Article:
Drums and Drum Sets
decided to share my experiences with shipping drums so that others
can utilize my techniques and hopefully in the process save a
drum from being damaged in shipping. I know a lot about shipping
and the shipping industry from the business I own. I ship anywhere
from 75 - 150 packages a week. The items are delicate and must
arrive in excellent condition. We rarely ever have a problem with
damaged items. Also in the same business I have Federal Express
Ship center and people drop items off and we have to prepare them
With that out of the way my experience
easily transfers into vintage drums and I have shipped and received
a bunch of drums and drum related items. My funniest story is
when I won a Vintage Ludwig practice pad in the original Ludwig
box! It was a mint item and I was excited to win and looked forward
to it arriving. Well, much to my dismay the seller shipped it
in the original box with no packing material and not protected
with another box. Yes, he put the label on the original mint box
and by the time I got it UPS had written on it and applied another
label to it. In the end the seller refunded all of my money including
the return shipping.
I'm fortunate to have a 200sqf
shipping section with 12 stock box sizes, pre-cut bubble wrap
and bags of packing peanuts. I also have a shipping computer with
Fed Ex and UPS shipping software dedicated with two thermal label
printers. I receive a lot of merchandise and have bins set up
to recycle the packing materials. If the boxes are in good shape
I keep them for future Ebay shipping. In most cases if I'm going
to charge a packing charge I use a new box with new packing supplies.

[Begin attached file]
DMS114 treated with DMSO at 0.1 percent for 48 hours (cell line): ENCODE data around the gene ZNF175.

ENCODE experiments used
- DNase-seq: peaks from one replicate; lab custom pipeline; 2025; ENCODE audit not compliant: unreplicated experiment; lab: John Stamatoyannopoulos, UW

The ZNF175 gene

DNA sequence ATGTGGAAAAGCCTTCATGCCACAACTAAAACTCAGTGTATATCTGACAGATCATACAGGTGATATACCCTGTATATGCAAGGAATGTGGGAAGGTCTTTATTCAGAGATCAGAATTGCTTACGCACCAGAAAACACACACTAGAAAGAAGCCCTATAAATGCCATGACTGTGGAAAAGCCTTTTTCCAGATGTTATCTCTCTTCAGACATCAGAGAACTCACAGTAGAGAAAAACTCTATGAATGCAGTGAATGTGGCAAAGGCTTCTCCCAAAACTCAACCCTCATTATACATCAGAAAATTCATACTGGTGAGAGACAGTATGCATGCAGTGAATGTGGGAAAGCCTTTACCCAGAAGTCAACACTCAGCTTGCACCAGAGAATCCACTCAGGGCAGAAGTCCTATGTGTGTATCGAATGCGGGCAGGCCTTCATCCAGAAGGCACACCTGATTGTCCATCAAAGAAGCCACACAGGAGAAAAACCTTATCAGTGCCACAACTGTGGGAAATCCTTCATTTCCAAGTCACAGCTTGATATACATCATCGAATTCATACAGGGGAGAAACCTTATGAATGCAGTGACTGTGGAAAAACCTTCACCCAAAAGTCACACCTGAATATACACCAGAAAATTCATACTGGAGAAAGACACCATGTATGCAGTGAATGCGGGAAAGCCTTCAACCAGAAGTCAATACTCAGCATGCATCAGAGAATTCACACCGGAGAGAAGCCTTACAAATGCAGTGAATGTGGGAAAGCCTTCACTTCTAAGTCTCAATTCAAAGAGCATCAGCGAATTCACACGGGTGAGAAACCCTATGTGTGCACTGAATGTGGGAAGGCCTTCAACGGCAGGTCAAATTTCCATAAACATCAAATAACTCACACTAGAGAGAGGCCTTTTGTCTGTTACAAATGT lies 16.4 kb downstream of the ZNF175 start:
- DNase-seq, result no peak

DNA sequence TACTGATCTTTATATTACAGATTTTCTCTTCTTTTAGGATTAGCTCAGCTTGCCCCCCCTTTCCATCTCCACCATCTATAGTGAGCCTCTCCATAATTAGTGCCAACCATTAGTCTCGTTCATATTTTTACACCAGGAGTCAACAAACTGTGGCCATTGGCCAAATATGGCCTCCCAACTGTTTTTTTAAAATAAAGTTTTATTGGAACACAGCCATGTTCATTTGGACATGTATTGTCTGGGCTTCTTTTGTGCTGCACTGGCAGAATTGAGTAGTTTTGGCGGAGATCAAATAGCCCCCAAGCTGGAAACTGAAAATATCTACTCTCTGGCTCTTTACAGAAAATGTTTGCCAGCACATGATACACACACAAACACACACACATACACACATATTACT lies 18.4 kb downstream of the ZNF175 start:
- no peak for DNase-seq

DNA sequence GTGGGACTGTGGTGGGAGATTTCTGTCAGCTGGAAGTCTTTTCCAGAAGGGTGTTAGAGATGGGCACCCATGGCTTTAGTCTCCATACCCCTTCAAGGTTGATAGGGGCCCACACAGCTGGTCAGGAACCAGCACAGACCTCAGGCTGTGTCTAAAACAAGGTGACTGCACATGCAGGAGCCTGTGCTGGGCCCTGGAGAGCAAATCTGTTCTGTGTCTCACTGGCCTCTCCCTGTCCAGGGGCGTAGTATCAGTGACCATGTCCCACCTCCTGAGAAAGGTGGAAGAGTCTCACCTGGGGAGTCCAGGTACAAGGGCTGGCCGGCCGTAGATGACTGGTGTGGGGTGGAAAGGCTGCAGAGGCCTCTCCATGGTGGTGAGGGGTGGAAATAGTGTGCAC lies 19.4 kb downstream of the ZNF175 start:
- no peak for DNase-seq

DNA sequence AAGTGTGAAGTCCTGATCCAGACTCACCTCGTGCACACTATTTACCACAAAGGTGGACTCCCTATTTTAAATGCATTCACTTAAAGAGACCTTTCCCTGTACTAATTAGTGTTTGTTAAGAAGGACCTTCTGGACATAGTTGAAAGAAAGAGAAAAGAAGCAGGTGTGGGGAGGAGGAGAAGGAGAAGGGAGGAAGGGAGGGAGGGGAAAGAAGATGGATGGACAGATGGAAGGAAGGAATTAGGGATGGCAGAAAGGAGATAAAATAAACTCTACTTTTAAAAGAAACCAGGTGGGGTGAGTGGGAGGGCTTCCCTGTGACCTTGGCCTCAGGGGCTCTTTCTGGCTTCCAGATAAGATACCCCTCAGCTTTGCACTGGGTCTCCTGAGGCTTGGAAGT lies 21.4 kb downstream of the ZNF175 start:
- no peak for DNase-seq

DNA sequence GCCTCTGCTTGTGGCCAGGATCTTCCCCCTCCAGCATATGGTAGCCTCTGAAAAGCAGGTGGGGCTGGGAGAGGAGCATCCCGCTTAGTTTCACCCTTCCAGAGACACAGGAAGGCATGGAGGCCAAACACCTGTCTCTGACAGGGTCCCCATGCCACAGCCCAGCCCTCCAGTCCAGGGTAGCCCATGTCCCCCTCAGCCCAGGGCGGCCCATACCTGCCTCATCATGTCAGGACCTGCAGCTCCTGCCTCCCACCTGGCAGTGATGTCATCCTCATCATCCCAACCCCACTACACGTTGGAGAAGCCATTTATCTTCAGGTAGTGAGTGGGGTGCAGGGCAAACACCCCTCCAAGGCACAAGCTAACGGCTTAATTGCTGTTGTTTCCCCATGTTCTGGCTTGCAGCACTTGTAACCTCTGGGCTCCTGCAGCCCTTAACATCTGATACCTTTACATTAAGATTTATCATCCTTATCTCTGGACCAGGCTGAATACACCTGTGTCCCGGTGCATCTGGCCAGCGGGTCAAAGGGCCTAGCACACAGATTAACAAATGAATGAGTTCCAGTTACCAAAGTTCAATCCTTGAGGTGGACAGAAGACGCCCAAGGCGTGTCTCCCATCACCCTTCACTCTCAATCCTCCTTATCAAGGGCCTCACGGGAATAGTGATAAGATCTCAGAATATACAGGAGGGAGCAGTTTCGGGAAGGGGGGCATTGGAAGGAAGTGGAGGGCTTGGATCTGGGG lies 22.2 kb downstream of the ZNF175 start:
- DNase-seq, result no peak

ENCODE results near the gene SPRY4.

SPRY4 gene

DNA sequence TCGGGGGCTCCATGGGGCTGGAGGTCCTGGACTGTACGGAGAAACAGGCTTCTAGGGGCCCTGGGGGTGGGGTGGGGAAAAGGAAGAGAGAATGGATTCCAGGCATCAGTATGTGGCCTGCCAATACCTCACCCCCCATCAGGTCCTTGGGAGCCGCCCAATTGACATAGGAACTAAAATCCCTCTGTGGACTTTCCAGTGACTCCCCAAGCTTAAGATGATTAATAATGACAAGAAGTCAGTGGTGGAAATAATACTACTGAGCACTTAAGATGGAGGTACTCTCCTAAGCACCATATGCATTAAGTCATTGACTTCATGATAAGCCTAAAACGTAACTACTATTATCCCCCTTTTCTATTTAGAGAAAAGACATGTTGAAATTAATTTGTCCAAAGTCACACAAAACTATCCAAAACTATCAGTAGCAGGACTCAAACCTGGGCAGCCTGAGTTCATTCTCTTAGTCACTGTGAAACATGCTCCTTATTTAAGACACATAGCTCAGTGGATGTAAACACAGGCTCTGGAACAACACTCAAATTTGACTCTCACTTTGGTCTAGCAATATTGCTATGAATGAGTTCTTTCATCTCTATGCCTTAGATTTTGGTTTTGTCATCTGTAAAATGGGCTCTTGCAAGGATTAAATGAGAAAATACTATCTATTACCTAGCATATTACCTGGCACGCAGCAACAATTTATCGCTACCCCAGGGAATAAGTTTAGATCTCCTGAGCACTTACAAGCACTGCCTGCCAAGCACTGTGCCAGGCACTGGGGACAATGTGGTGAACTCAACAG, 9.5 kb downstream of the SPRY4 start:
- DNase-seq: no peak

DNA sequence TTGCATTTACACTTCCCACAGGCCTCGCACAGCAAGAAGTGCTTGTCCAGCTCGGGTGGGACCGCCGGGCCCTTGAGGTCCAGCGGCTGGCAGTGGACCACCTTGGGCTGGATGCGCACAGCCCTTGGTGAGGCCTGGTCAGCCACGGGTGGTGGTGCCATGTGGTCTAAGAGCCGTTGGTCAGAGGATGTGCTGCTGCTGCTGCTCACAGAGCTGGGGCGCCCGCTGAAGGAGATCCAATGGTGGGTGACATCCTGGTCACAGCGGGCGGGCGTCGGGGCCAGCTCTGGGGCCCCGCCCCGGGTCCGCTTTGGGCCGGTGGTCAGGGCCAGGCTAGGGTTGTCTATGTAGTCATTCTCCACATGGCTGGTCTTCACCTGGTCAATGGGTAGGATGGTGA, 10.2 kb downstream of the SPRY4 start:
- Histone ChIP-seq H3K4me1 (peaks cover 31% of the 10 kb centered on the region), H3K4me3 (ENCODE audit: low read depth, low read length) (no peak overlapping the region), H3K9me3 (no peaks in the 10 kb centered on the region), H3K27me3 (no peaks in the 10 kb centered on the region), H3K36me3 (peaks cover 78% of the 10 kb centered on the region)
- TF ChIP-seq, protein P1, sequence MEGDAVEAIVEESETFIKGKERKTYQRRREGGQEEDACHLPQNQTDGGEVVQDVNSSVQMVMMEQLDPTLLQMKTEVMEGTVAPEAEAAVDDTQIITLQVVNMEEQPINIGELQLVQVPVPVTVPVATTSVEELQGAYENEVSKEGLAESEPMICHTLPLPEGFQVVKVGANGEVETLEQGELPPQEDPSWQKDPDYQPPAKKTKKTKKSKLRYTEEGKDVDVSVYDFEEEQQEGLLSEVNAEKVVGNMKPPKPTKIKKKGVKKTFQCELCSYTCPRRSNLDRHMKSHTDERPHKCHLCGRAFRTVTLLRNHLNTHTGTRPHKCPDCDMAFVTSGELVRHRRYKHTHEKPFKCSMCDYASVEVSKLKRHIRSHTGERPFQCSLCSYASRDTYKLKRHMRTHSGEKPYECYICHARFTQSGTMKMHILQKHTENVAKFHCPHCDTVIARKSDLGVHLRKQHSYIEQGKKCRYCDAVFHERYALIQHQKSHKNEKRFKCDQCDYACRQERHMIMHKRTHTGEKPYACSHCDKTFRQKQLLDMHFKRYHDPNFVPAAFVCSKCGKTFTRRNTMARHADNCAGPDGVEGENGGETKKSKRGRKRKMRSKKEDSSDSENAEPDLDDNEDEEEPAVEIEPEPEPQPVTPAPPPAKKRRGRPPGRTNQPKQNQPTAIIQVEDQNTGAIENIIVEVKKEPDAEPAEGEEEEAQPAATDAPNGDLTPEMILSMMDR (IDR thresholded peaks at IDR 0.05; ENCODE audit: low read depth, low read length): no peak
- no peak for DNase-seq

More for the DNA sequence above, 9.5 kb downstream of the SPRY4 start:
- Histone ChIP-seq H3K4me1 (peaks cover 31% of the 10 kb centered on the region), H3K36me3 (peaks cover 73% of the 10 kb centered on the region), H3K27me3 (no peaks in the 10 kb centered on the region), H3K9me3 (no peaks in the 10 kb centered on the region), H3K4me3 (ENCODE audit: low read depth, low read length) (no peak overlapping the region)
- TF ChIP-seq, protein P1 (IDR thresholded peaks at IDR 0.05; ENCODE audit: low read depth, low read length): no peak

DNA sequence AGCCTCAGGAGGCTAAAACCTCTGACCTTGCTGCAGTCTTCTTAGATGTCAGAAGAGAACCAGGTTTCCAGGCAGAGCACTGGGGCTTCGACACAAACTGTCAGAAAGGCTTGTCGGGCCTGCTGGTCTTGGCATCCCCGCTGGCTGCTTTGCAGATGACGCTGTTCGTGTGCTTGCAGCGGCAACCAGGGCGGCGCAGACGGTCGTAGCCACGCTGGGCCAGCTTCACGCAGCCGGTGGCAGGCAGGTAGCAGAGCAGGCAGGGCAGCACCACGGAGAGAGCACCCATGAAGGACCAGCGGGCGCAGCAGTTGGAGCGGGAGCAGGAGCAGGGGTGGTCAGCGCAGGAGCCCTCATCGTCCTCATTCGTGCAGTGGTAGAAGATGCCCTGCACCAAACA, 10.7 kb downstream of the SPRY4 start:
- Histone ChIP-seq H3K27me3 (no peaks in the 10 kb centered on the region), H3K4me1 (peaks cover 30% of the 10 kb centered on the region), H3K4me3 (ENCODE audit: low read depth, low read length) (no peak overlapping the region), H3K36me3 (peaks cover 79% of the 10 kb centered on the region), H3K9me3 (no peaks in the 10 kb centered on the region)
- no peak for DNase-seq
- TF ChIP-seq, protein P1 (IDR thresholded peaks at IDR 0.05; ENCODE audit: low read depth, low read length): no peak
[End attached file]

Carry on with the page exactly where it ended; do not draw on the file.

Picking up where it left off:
If I'm recycling old materials I might just charge a little for
my time and packing it correctly. If I was just throwing an item
in a box with no regard for the arrival condition, then it would
not matter. Unfortunately Ebay sellers can charge whatever they
choose and most cases it can be rather unethical. We also have
to realize that some people live in remote areas and they have
to travel or worse yet have to pay a ship center to pack an item.
In regards to that my ship center is not my main business and
we charge a vary fair price for packing which is much less then
a pack center that relies on it to keep the business going.
I once ran out of a 16x16x16 which
is a stock box and had to run to a pack and ship to purchase two
of them. I think I paid $3.17 per box! A box like that might cost
.70 cents! so you can see the mark-up and why some auctions shipping
charges for a snare drum might be $20 or more. I rarely ever argue
when someone posts crazy shipping, I just do not bid on the item.
Let's start the discussion with shipping one snare drum.
1. First and foremost put it in
a plastic bag!
I do this to protect it from water
damage or any liquid for that matter.
2. I wrap the entire exterior
of the shell with two layers of 1/2 bubble wrap.
This is important and if you do
not have bubble wrap then take a plastic bag and fill it with